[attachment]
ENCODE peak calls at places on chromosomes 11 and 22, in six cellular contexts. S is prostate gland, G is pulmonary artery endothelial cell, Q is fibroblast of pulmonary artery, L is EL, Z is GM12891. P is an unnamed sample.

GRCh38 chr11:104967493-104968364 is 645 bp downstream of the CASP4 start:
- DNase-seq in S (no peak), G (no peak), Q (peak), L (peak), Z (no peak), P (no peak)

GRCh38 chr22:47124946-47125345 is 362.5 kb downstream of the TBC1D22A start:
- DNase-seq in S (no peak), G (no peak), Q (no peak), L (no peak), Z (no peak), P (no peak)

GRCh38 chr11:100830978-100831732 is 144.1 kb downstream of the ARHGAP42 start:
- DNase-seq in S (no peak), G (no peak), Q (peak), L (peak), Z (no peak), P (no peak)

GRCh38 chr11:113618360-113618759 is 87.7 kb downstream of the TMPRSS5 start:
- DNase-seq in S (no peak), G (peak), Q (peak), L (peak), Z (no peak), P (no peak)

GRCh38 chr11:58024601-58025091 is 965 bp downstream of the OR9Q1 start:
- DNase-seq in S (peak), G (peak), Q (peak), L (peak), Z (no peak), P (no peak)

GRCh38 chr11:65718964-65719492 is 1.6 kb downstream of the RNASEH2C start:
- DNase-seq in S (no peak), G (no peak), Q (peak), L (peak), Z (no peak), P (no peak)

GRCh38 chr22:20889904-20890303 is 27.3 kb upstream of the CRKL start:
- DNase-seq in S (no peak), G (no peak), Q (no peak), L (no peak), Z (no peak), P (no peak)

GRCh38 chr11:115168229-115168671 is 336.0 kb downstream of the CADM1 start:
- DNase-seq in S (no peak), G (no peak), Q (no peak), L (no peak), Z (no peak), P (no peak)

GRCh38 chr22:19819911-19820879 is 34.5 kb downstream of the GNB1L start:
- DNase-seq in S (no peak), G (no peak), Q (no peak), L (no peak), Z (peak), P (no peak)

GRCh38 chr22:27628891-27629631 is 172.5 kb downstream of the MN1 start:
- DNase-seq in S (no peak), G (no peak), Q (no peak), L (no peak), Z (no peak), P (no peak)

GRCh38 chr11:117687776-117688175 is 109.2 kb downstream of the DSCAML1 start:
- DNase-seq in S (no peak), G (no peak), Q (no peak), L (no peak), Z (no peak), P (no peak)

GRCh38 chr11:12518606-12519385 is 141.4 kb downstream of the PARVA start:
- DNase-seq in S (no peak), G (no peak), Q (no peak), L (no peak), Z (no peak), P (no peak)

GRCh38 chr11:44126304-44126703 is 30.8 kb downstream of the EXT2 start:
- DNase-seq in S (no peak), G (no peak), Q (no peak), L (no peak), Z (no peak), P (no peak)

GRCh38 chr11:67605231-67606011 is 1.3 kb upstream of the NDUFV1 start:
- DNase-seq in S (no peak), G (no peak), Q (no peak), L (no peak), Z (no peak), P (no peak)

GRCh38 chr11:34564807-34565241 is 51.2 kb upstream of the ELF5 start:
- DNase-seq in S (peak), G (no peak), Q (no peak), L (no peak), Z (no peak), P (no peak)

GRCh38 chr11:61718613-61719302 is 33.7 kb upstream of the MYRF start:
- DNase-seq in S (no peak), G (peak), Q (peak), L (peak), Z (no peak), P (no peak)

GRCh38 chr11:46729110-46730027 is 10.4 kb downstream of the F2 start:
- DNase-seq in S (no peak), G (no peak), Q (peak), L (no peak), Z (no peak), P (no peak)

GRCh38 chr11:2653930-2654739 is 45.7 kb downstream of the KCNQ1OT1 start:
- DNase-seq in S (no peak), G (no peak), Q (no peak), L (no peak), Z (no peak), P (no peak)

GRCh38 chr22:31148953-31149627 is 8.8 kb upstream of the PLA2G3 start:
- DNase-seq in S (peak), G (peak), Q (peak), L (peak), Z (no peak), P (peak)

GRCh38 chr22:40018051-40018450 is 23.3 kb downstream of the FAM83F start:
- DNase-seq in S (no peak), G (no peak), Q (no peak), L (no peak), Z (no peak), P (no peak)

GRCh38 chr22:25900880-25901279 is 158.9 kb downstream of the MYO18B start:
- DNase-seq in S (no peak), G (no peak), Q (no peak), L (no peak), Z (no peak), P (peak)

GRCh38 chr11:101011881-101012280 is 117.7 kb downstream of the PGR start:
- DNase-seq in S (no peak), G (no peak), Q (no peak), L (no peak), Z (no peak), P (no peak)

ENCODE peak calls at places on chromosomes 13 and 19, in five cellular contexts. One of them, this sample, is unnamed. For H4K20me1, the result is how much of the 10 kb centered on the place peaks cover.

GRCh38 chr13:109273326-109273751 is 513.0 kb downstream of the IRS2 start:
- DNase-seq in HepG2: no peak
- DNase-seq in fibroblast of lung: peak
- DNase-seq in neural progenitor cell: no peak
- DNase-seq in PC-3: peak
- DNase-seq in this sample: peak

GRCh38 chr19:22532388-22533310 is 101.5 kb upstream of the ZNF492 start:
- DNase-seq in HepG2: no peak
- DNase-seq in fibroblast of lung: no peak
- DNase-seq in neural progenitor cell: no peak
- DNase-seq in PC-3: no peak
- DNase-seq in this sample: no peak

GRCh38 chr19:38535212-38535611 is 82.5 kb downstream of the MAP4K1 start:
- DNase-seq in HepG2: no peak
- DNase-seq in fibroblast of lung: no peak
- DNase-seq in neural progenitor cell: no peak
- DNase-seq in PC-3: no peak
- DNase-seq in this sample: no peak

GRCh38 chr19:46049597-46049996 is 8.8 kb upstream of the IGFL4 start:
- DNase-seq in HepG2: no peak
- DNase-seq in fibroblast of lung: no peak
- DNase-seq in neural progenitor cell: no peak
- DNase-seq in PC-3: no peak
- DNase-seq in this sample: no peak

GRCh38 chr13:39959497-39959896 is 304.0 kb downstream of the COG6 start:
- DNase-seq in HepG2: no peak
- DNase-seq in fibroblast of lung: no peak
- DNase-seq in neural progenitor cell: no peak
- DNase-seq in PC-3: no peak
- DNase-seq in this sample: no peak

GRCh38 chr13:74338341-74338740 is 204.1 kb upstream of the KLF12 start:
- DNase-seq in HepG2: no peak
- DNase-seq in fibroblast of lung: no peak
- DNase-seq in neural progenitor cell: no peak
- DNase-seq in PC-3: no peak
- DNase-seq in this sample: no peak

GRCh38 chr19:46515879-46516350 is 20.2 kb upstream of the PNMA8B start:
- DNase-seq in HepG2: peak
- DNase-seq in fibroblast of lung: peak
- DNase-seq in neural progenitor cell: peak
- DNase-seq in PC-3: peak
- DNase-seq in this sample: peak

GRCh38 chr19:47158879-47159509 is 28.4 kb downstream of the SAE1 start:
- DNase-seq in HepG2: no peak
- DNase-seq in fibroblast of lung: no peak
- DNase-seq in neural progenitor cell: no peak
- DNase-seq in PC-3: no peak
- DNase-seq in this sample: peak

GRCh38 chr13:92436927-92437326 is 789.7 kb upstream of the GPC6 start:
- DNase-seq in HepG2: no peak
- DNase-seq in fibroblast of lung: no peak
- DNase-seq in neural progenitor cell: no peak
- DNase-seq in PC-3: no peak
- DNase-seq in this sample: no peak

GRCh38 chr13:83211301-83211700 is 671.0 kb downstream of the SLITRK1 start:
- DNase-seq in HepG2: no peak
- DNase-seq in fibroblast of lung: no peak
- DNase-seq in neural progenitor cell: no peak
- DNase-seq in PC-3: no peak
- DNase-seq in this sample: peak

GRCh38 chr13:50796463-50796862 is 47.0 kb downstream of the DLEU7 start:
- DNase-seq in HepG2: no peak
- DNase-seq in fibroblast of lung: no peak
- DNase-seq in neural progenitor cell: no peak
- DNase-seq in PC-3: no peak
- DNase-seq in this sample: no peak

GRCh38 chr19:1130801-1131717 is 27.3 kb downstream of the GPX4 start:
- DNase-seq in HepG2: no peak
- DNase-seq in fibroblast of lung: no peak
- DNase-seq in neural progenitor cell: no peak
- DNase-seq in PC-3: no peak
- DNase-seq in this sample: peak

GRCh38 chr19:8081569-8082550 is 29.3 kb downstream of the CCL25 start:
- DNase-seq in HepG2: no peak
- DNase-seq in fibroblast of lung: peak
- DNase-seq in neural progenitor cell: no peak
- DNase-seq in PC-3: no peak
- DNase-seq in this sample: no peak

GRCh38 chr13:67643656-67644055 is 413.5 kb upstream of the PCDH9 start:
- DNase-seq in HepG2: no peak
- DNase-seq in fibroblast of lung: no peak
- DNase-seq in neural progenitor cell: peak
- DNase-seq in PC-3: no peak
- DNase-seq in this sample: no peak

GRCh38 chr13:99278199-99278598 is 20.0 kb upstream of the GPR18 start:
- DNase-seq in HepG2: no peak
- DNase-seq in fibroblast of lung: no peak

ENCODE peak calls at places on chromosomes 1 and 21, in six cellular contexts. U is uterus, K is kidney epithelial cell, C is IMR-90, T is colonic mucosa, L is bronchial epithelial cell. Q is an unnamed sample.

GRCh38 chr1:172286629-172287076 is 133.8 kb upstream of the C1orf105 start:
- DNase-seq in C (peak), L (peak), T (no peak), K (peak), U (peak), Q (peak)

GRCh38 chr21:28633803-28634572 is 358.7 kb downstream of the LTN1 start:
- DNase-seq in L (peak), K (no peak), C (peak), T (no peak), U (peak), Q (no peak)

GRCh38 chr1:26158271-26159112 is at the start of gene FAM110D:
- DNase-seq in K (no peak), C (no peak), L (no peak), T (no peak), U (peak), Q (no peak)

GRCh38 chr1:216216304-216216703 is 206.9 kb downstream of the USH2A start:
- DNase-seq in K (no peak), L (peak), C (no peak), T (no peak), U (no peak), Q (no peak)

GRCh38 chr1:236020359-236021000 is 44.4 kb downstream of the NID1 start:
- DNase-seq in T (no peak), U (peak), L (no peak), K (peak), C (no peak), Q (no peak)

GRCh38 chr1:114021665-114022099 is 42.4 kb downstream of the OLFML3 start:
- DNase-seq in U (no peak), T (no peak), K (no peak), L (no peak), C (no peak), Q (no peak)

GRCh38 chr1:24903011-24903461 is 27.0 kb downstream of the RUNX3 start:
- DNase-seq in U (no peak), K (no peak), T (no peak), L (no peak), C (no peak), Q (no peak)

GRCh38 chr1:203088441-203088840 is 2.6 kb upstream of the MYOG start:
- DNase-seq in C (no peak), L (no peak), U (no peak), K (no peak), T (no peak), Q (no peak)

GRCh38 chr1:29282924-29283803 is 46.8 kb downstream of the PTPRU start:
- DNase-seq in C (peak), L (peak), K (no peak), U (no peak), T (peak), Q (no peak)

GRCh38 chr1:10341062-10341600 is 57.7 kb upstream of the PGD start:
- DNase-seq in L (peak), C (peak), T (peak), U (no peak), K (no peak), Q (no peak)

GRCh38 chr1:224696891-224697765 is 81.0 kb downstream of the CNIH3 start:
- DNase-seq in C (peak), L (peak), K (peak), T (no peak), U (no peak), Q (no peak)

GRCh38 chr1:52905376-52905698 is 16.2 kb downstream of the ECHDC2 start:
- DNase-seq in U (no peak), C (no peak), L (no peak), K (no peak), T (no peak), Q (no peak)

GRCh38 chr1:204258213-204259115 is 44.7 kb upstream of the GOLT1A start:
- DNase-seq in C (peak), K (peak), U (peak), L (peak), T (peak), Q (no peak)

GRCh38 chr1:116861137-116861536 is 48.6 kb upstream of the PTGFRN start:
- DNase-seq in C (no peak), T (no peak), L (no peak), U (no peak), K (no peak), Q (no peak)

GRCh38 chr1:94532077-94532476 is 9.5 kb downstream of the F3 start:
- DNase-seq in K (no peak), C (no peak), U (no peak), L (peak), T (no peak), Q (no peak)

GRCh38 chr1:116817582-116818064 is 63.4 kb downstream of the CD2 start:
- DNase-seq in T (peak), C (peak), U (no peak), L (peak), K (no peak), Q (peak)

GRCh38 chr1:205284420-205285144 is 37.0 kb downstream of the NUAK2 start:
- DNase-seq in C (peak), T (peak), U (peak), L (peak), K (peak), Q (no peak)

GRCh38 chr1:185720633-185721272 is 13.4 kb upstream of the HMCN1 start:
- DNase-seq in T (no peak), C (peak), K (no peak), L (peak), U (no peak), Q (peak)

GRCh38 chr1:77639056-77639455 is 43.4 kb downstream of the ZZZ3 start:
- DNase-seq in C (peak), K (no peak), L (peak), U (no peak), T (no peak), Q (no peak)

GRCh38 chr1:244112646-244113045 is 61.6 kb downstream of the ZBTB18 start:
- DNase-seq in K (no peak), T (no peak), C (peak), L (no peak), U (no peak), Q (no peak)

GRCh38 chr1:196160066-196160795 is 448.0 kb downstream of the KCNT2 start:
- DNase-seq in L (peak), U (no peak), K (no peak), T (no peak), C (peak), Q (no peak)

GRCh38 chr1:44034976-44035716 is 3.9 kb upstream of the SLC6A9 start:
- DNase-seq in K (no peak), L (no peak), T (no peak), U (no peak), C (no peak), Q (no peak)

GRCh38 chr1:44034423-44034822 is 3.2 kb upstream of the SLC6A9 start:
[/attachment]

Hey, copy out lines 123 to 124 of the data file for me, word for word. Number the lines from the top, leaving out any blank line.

- DNase-seq in PC-3: no peak
- DNase-seq in this sample: no peak